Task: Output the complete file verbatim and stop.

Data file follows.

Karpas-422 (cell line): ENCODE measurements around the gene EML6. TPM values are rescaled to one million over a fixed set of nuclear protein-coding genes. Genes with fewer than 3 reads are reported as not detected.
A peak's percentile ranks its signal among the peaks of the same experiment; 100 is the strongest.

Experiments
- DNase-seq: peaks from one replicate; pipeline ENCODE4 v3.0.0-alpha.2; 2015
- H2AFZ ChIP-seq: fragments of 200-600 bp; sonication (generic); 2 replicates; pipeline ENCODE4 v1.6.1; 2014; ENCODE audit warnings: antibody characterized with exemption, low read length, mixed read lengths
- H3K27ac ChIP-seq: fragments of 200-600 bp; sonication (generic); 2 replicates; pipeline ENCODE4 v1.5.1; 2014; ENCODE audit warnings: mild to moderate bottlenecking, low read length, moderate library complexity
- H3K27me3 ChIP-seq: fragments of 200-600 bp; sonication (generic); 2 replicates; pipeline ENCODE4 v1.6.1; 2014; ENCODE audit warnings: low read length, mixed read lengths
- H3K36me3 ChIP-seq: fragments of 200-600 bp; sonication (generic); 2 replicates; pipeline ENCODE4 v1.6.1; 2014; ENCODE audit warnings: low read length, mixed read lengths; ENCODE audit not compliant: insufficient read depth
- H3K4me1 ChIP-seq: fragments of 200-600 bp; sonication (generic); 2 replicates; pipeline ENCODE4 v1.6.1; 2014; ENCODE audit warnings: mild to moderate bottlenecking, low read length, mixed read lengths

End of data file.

Karpas-422 (cell line): ENCODE measurements around the gene EML6. TPM values are rescaled to one million over a fixed set of nuclear protein-coding genes. Genes with fewer than 3 reads are reported as not detected.
A peak's percentile ranks its signal among the peaks of the same experiment; 100 is the strongest.

Experiments
- DNase-seq: peaks from one replicate; pipeline ENCODE4 v3.0.0-alpha.2; 2015
- H2AFZ ChIP-seq: fragments of 200-600 bp; sonication (generic); 2 replicates; pipeline ENCODE4 v1.6.1; 2014; ENCODE audit warnings: antibody characterized with exemption, low read length, mixed read lengths
- H3K27ac ChIP-seq: fragments of 200-600 bp; sonication (generic); 2 replicates; pipeline ENCODE4 v1.5.1; 2014; ENCODE audit warnings: mild to moderate bottlenecking, low read length, moderate library complexity
- H3K27me3 ChIP-seq: fragments of 200-600 bp; sonication (generic); 2 replicates; pipeline ENCODE4 v1.6.1; 2014; ENCODE audit warnings: low read length, mixed read lengths
- H3K36me3 ChIP-seq: fragments of 200-600 bp; sonication (generic); 2 replicates; pipeline ENCODE4 v1.6.1; 2014; ENCODE audit warnings: low read length, mixed read lengths; ENCODE audit not compliant: insufficient read depth
- H3K4me1 ChIP-seq: fragments of 200-600 bp; sonication (generic); 2 replicates; pipeline ENCODE4 v1.6.1; 2014; ENCODE audit warnings: mild to moderate bottlenecking, low read length, mixed read lengths